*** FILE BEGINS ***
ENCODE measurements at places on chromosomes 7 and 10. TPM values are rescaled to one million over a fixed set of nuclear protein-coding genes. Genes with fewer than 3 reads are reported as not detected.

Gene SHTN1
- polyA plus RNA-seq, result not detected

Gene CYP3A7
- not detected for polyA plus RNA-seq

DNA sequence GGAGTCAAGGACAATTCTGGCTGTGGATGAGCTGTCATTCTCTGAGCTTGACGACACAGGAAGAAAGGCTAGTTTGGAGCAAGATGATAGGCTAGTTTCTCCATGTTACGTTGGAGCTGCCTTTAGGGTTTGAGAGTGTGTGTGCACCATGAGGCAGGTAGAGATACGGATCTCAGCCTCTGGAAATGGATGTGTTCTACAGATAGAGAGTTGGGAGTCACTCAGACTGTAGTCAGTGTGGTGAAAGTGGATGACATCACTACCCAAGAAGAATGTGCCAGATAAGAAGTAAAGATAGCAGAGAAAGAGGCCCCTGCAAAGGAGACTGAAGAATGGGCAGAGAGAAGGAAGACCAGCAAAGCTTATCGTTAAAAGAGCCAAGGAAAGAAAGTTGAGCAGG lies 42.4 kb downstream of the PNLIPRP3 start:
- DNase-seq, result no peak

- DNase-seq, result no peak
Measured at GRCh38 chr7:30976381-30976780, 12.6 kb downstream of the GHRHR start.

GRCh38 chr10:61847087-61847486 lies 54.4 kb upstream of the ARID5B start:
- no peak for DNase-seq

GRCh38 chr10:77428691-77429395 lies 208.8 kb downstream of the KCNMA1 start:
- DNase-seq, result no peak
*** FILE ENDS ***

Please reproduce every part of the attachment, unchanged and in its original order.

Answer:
ENCODE measurements at places on chromosomes 7 and 10. TPM values are rescaled to one million over a fixed set of nuclear protein-coding genes. Genes with fewer than 3 reads are reported as not detected.

Gene SHTN1
- polyA plus RNA-seq, result not detected

Gene CYP3A7
- not detected for polyA plus RNA-seq

DNA sequence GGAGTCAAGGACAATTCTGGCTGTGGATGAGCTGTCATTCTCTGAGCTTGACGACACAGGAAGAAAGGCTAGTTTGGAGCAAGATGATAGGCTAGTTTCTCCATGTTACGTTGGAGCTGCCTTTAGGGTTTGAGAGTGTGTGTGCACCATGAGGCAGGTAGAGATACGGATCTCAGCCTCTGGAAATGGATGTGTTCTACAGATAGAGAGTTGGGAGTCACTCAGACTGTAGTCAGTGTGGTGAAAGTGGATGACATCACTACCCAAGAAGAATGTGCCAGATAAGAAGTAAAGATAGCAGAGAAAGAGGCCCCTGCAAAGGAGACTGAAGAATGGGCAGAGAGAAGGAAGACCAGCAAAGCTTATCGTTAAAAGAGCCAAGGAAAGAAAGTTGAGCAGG lies 42.4 kb downstream of the PNLIPRP3 start:
- DNase-seq, result no peak

- DNase-seq, result no peak
Measured at GRCh38 chr7:30976381-30976780, 12.6 kb downstream of the GHRHR start.

GRCh38 chr10:61847087-61847486 lies 54.4 kb upstream of the ARID5B start:
- no peak for DNase-seq

GRCh38 chr10:77428691-77429395 lies 208.8 kb downstream of the KCNMA1 start:
- DNase-seq, result no peak